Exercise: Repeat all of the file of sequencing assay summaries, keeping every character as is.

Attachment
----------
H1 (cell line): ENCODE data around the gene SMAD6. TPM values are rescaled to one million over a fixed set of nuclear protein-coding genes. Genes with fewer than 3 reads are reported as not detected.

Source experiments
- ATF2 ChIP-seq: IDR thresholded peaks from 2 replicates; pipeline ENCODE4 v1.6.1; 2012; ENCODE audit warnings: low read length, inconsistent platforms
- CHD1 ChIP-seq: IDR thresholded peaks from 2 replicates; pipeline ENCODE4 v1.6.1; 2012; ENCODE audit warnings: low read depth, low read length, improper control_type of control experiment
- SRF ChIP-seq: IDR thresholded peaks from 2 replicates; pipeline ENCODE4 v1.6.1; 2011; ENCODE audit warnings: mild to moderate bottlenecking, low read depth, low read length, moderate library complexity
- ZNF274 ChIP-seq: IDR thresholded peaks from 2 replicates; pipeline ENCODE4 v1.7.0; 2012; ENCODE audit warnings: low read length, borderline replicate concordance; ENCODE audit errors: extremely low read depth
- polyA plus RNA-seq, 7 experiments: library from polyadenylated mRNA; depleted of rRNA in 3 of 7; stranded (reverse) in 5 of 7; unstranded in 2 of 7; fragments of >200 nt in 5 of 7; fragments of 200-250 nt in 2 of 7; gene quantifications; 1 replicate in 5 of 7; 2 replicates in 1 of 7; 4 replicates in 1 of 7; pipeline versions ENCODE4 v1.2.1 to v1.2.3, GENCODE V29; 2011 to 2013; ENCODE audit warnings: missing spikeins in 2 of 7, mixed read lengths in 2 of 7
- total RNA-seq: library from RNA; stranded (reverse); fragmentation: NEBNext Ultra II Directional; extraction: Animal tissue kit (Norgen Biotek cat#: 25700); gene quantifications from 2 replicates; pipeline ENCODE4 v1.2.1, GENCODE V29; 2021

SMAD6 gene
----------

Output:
H1 (cell line): ENCODE data around the gene SMAD6. TPM values are rescaled to one million over a fixed set of nuclear protein-coding genes. Genes with fewer than 3 reads are reported as not detected.

Source experiments
- ATF2 ChIP-seq: IDR thresholded peaks from 2 replicates; pipeline ENCODE4 v1.6.1; 2012; ENCODE audit warnings: low read length, inconsistent platforms
- CHD1 ChIP-seq: IDR thresholded peaks from 2 replicates; pipeline ENCODE4 v1.6.1; 2012; ENCODE audit warnings: low read depth, low read length, improper control_type of control experiment
- SRF ChIP-seq: IDR thresholded peaks from 2 replicates; pipeline ENCODE4 v1.6.1; 2011; ENCODE audit warnings: mild to moderate bottlenecking, low read depth, low read length, moderate library complexity
- ZNF274 ChIP-seq: IDR thresholded peaks from 2 replicates; pipeline ENCODE4 v1.7.0; 2012; ENCODE audit warnings: low read length, borderline replicate concordance; ENCODE audit errors: extremely low read depth
- polyA plus RNA-seq, 7 experiments: library from polyadenylated mRNA; depleted of rRNA in 3 of 7; stranded (reverse) in 5 of 7; unstranded in 2 of 7; fragments of >200 nt in 5 of 7; fragments of 200-250 nt in 2 of 7; gene quantifications; 1 replicate in 5 of 7; 2 replicates in 1 of 7; 4 replicates in 1 of 7; pipeline versions ENCODE4 v1.2.1 to v1.2.3, GENCODE V29; 2011 to 2013; ENCODE audit warnings: missing spikeins in 2 of 7, mixed read lengths in 2 of 7
- total RNA-seq: library from RNA; stranded (reverse); fragmentation: NEBNext Ultra II Directional; extraction: Animal tissue kit (Norgen Biotek cat#: 25700); gene quantifications from 2 replicates; pipeline ENCODE4 v1.2.1, GENCODE V29; 2021

SMAD6 gene